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Diploma in Terrestrial and Coastal Navigation

This free online course outlines the importance of coastal navigation and aids used for estimating a vessel’s position.

Publisher: ADU
Since 2 000 B.C.E., sailors have been navigating the oceans. This course teaches you the planning and monitoring of marine passage using terrestrial and coastal navigation, which explains how to plan and fix a ship’s position at sea. We will outline the concept of the Earth’s axis passing through the north and south poles, the Earth’s equator, which maintains equidistant from the poles, and the polar axis from which you measure angle coordinates.
Diploma in Terrestrial and Coastal Navigation
  • Duration

    10-15 Hours
  • Students

  • Accreditation


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Pythagoras first proposed that the Earth’s shape was spherical and Aristotle confirmed this a few centuries later. Aristotle was credited with being the first person to try and calculate the size of the Earth by determining its circumference. This diploma course in terrestrial and coastal navigation will teach you how these great philosophers have helped forge the way for how we navigate today.  We explain how you can draw ‘the great circle’ on the surface of a sphere. You can form the spherical triangle on a sphere by using the arcs of three great circles. Understand that planning and monitoring a sea passage uses terrestrial and coastal navigation. We will explain various aids for fixing a vessel’s position or estimating the vessel’s position. We will introduce you to the concept of the Earth axis, an imaginary line that connects the poles of a body. Learn about the equator that divides the Earth into a northern and southern hemisphere. The prime meridian and its anti-meridian form a great circle and divide the world into the eastern and western halves. Discover the format of expressing longitude coordinates, the concept of the geographical, statute and the nautical mile, the idea of the knot, cable and datum. 

The course then describes the nautical publications and how to gather important information required during sailing, especially terrestrial coordinates features. Examine how a navigator uses the nautical chart to plot courses and review daily works. Nautical charts are essential for marine navigation, the use of the title block, datum and soundings. Study the difference between the two latitudes and learn how to measure the meridional parts of a given latitude. We summarise the natural scale and use it to determine the relationship between a given distance on the chart and the Earth. Recognise the symbols and abbreviations that can be used on charts and consciously avoid charted dangers during passage planning. Deduce how you can group the symbols and abbreviations under the required headings. You will learn about the features of the notice to mariners, light list, tide and current tables and the coast pilots. We will also cover the essential nautical publications of the United States and the significant admiralty nautical publications.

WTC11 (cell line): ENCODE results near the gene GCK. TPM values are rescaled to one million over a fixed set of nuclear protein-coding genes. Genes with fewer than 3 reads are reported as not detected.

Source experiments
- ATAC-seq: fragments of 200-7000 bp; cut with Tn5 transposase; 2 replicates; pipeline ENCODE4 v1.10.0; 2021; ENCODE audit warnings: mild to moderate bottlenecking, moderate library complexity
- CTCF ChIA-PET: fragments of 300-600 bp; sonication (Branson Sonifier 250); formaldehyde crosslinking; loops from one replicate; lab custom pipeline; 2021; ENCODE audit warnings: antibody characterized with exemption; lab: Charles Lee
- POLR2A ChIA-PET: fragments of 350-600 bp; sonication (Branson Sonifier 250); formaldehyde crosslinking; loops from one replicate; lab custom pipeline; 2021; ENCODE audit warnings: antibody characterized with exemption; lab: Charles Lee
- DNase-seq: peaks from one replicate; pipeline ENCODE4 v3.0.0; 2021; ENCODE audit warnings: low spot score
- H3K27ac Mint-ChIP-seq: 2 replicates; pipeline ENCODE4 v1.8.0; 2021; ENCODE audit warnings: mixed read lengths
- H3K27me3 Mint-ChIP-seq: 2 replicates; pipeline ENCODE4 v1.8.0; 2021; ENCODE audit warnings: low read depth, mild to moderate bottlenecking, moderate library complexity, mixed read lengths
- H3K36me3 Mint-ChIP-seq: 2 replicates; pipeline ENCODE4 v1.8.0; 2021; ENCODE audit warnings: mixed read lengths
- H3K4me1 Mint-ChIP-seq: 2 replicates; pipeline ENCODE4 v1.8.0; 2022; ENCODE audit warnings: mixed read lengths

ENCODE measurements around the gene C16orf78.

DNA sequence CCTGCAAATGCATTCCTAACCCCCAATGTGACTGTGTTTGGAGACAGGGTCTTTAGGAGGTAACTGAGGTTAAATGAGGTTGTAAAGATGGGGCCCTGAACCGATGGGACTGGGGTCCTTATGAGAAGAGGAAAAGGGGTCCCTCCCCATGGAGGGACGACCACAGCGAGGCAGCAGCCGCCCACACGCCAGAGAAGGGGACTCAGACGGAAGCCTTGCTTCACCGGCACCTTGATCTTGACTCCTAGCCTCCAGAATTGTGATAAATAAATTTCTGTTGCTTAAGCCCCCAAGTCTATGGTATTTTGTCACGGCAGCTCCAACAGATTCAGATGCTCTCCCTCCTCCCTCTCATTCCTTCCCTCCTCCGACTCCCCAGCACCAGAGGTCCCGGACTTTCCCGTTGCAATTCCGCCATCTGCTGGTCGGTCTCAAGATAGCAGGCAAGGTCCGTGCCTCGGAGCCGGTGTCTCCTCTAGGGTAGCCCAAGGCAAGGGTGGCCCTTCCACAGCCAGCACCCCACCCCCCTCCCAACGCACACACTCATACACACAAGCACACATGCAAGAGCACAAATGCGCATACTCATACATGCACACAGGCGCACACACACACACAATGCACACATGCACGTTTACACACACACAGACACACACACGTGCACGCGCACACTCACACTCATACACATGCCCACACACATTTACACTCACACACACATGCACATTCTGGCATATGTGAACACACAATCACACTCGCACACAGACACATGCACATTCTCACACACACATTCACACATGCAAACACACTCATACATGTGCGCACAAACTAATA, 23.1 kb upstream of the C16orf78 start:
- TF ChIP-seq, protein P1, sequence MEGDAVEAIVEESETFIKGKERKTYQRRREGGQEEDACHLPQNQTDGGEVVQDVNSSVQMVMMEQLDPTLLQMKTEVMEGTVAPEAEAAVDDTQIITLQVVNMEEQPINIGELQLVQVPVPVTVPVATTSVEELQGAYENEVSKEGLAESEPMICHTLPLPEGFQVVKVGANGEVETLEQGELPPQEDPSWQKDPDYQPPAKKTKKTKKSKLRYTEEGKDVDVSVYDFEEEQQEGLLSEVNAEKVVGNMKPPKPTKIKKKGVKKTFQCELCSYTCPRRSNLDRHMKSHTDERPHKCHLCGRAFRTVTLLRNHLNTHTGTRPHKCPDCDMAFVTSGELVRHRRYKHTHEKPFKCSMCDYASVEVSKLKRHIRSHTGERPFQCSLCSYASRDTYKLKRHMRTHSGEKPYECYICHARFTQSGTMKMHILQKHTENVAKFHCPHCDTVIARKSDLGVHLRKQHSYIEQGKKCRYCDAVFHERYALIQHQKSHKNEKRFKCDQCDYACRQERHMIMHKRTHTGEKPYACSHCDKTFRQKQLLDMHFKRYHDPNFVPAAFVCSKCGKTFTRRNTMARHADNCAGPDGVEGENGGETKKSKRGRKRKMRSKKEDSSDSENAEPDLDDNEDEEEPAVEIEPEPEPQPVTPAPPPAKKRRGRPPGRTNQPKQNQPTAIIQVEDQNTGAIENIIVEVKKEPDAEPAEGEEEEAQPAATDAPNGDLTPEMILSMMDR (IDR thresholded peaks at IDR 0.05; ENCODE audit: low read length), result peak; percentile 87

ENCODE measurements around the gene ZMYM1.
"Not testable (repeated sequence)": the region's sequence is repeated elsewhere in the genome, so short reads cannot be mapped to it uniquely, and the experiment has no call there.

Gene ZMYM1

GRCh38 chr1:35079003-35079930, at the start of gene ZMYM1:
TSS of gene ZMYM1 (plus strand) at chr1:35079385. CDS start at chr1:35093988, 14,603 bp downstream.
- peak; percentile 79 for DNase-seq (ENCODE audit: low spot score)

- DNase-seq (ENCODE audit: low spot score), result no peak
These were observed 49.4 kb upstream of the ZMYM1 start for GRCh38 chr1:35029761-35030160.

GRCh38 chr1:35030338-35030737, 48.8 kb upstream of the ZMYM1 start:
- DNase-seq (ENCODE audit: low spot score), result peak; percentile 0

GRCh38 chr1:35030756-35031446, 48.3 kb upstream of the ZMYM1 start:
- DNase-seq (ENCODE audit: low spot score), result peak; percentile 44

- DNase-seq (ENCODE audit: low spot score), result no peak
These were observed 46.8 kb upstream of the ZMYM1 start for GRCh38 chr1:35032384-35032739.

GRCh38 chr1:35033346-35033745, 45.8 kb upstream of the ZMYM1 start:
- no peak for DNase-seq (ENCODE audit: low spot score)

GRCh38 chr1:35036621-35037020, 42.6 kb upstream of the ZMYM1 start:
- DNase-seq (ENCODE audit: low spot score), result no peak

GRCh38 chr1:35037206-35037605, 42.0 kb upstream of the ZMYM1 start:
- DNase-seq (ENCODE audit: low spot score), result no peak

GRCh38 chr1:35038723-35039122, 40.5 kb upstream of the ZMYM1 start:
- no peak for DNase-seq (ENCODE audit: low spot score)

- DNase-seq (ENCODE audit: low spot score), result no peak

Become familiar with the Earth’s rotation and how you can use the development of the gyrocompass for marine navigation. You will learn about the directions on the compass card and the gyro error and see how the magnetic compass can be fitted on ships. Grasp the application and significance of position lines and master the various plotting positions on a chart, the source of errors in position lines and position fixes. This course will teach you how to use the horizontal sextant angles in position fixing on a chart. We will uncover the primary position fixing method, position accuracy and the celestial fix before we explain how navigators plot a fix consisting of the intersection of two or more distances. You will also learn about the fix by distance races, visual fixes and how to use a terrestrial charted object’s vertical sextant angle (VSA) to get range and position. This course will greatly appeal to students, researchers and anyone interested in marine navigation. So enrol for this course and start your next learning journey today.

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